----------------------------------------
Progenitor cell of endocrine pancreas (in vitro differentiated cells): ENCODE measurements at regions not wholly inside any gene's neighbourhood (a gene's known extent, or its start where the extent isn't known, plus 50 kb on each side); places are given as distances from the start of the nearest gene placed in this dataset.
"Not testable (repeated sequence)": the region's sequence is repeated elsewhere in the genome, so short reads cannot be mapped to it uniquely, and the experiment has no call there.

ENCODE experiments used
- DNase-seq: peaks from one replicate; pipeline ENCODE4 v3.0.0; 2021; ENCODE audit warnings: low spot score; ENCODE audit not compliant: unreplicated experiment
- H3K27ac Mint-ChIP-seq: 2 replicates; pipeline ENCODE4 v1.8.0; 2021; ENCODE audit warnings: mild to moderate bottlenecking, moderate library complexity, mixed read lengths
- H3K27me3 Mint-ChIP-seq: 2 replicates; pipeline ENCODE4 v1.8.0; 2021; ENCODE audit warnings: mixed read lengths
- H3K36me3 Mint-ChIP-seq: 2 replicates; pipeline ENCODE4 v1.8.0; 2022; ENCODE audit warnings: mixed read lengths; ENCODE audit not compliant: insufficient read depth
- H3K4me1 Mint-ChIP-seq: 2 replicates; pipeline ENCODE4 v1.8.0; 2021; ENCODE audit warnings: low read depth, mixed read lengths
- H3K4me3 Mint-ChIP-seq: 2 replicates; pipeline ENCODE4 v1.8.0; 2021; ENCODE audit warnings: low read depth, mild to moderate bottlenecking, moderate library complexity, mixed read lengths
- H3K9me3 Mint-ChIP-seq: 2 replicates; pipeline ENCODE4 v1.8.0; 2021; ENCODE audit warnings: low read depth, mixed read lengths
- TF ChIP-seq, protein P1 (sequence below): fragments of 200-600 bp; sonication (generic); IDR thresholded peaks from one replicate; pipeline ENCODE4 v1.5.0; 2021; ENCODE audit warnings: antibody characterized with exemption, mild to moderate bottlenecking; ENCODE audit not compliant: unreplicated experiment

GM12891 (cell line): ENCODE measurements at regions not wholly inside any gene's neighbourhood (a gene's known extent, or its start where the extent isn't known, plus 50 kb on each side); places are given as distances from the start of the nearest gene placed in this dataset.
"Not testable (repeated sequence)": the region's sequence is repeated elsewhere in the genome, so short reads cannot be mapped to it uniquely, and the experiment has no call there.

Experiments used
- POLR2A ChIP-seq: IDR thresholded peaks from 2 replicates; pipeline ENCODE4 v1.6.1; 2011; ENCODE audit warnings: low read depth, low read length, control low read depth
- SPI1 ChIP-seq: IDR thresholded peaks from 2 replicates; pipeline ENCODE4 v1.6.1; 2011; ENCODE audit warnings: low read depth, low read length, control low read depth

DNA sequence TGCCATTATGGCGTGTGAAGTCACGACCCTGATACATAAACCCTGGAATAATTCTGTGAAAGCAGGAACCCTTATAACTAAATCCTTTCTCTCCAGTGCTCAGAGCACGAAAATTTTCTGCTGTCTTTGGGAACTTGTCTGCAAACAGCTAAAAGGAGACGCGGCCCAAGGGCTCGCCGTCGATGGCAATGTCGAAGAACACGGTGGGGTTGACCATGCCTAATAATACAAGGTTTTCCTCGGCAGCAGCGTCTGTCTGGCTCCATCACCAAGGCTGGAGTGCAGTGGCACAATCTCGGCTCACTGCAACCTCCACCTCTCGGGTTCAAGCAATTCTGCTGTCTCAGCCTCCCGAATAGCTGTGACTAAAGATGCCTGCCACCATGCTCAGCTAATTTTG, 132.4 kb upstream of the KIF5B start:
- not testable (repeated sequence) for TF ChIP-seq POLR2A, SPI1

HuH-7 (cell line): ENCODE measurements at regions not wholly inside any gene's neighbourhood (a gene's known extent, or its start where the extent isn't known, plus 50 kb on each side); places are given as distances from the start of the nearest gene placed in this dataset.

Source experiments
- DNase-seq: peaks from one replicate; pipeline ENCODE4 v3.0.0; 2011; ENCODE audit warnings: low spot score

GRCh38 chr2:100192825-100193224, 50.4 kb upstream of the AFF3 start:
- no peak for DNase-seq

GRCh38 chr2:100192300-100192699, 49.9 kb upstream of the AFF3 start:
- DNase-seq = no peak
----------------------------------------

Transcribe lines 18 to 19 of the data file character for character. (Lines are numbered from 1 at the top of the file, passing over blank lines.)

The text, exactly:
- not testable (repeated sequence) for TF ChIP-seq POLR2A, SPI1

HuH-7 (cell line): ENCODE measurements at regions not wholly inside any gene's neighbourhood (a gene's known extent, or its start where the extent isn't known, plus 50 kb on each side); places are given as distances from the start of the nearest gene placed in this dataset.